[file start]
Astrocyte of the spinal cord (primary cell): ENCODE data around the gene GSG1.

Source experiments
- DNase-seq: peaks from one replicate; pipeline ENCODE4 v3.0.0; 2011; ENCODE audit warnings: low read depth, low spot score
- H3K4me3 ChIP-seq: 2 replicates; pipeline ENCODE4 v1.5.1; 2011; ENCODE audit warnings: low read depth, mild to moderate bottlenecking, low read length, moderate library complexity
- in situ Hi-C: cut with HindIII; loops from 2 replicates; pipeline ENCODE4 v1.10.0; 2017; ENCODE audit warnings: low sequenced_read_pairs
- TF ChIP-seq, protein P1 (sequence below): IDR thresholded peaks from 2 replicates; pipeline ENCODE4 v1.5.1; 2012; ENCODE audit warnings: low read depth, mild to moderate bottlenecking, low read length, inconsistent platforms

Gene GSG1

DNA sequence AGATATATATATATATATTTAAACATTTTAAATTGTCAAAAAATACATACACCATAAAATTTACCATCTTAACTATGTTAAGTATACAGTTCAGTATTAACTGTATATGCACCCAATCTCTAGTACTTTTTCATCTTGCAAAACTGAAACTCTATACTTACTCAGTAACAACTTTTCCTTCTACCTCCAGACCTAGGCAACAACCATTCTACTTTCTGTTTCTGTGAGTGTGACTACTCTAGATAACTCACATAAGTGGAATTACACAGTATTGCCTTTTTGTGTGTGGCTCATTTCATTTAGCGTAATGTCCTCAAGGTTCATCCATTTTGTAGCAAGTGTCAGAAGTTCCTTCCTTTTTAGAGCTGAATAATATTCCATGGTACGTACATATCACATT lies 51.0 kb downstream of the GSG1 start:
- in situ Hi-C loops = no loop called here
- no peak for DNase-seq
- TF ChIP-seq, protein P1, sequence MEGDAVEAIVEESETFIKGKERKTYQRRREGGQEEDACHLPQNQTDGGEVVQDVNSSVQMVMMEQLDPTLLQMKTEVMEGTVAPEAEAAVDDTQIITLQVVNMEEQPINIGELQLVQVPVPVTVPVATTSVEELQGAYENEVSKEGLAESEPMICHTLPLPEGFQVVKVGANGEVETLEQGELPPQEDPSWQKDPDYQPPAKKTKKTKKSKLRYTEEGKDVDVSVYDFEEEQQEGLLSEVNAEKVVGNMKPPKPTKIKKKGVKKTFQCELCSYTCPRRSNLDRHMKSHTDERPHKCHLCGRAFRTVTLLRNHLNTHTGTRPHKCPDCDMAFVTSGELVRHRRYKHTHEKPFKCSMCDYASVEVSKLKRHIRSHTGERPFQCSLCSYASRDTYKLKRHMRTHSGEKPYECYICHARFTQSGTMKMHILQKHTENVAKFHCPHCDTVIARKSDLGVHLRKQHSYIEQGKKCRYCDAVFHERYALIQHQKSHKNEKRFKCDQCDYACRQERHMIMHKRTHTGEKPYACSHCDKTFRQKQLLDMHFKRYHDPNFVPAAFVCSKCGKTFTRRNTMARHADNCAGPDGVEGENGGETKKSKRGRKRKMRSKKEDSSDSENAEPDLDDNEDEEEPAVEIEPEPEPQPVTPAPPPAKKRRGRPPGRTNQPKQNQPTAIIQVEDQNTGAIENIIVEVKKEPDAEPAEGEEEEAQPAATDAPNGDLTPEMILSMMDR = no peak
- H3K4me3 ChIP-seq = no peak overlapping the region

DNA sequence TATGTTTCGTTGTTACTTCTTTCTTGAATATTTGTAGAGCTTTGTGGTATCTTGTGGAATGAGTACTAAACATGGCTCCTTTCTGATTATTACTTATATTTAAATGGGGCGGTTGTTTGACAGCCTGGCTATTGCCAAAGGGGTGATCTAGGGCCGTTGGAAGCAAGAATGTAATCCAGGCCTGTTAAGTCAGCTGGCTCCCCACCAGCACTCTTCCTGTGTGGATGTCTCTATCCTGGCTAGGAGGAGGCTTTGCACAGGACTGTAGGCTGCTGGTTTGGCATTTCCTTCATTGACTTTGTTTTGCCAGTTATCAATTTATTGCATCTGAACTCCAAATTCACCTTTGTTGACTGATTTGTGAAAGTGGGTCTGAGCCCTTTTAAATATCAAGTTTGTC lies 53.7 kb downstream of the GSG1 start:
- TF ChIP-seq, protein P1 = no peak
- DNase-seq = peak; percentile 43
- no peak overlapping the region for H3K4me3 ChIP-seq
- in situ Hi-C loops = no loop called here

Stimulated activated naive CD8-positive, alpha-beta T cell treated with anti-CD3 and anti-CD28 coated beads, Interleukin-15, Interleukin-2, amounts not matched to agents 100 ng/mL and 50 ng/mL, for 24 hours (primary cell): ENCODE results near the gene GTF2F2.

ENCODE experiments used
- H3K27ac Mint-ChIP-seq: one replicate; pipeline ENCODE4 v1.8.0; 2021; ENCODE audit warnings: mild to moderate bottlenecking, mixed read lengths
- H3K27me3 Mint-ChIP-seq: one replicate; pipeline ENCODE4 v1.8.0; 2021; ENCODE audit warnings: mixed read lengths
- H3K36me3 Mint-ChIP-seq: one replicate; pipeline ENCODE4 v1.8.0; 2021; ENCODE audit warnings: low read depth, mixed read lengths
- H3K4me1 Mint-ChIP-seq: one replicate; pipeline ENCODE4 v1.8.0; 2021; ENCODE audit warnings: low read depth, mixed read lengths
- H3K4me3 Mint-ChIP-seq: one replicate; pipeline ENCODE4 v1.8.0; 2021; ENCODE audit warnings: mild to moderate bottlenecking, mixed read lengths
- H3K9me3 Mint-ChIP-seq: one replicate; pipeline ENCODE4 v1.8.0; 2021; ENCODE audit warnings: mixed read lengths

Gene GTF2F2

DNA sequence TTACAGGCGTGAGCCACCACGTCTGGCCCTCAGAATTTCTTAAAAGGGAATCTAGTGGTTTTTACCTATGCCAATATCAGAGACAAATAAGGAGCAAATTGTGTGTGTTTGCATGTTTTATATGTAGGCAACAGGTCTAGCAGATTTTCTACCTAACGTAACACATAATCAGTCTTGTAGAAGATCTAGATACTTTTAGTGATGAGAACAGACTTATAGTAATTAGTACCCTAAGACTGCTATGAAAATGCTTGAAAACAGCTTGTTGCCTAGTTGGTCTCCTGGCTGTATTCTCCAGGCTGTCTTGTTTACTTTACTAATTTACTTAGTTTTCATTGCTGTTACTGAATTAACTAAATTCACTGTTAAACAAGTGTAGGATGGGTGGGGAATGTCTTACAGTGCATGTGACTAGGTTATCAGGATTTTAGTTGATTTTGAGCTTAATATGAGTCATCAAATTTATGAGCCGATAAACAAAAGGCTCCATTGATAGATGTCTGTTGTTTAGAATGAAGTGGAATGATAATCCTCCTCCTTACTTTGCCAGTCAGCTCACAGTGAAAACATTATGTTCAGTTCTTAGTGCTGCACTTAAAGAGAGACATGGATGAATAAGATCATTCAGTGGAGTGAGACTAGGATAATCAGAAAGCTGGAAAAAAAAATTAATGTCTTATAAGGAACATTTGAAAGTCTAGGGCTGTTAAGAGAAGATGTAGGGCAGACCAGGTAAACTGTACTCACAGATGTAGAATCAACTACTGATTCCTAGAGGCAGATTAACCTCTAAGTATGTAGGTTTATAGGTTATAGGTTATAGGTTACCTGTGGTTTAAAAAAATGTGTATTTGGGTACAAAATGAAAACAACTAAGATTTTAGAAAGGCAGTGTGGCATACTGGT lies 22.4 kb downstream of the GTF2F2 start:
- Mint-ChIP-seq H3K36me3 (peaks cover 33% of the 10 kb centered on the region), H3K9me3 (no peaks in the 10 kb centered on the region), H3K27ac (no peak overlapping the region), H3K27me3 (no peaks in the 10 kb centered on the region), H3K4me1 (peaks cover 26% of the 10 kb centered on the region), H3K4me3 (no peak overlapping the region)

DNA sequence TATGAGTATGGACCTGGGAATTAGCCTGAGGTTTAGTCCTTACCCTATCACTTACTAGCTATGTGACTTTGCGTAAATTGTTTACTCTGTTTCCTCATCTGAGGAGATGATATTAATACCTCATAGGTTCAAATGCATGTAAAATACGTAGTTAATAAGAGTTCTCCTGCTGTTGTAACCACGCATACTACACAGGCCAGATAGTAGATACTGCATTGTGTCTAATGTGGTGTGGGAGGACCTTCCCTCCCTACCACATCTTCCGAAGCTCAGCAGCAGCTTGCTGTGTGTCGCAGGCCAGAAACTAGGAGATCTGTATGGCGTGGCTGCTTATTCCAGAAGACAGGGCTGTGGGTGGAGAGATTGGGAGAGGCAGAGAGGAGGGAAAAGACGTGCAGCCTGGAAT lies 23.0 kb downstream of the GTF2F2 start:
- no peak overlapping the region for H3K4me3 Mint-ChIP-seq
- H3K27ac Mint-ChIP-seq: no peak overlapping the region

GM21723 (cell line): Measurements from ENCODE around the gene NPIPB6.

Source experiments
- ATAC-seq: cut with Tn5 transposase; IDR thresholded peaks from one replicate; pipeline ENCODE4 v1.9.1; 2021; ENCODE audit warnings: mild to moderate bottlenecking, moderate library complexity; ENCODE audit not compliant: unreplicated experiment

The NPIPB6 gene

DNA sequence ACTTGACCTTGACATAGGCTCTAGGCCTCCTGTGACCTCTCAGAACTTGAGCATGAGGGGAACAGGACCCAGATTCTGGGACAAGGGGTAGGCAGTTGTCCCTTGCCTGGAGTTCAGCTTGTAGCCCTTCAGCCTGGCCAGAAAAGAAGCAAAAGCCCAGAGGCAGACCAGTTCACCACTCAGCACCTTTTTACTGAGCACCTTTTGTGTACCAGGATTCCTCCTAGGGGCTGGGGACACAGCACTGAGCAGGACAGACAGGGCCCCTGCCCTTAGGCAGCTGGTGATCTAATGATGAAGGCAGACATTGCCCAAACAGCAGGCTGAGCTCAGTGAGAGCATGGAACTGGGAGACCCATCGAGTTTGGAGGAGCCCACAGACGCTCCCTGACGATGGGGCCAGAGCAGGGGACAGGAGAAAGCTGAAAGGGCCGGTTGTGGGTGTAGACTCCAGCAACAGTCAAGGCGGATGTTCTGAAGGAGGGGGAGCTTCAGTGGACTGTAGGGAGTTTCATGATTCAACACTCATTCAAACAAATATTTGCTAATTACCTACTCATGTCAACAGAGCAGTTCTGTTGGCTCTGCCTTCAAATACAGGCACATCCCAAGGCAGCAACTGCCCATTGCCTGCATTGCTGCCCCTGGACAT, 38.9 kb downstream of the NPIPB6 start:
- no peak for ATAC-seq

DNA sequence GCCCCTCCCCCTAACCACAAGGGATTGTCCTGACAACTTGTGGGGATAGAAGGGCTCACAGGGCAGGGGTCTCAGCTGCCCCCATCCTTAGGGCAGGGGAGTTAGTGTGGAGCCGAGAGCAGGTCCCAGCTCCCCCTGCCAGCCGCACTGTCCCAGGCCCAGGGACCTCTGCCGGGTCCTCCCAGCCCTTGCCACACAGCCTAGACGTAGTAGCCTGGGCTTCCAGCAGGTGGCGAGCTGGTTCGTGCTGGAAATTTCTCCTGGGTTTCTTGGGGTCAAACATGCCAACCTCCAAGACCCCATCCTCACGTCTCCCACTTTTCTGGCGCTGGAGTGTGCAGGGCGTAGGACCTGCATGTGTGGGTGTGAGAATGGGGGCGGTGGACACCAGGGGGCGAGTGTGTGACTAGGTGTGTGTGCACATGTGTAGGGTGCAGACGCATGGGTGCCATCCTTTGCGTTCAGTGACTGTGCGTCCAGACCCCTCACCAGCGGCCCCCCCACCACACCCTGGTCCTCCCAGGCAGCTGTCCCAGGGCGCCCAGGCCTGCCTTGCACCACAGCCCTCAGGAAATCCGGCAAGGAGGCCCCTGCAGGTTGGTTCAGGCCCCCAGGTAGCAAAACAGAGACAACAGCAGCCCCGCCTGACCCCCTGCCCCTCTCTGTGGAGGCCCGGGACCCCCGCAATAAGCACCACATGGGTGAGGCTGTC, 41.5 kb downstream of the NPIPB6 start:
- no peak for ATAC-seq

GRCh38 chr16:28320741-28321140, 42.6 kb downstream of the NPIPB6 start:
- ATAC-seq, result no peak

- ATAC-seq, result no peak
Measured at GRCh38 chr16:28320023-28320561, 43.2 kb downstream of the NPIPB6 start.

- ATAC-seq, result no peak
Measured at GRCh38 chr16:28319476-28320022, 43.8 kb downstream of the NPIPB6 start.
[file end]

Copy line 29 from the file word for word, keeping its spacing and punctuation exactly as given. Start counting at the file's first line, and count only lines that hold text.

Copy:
DNA sequence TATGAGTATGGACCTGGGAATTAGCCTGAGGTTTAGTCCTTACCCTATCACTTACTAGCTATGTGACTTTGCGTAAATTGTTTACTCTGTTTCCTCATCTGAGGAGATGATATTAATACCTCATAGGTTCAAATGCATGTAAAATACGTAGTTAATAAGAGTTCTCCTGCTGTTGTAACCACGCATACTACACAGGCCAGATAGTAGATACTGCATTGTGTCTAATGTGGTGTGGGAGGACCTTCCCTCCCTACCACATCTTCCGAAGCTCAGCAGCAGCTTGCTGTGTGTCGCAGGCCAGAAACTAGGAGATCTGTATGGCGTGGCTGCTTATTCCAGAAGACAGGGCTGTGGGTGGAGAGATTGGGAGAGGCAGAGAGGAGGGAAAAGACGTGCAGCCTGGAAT lies 23.0 kb downstream of the GTF2F2 start: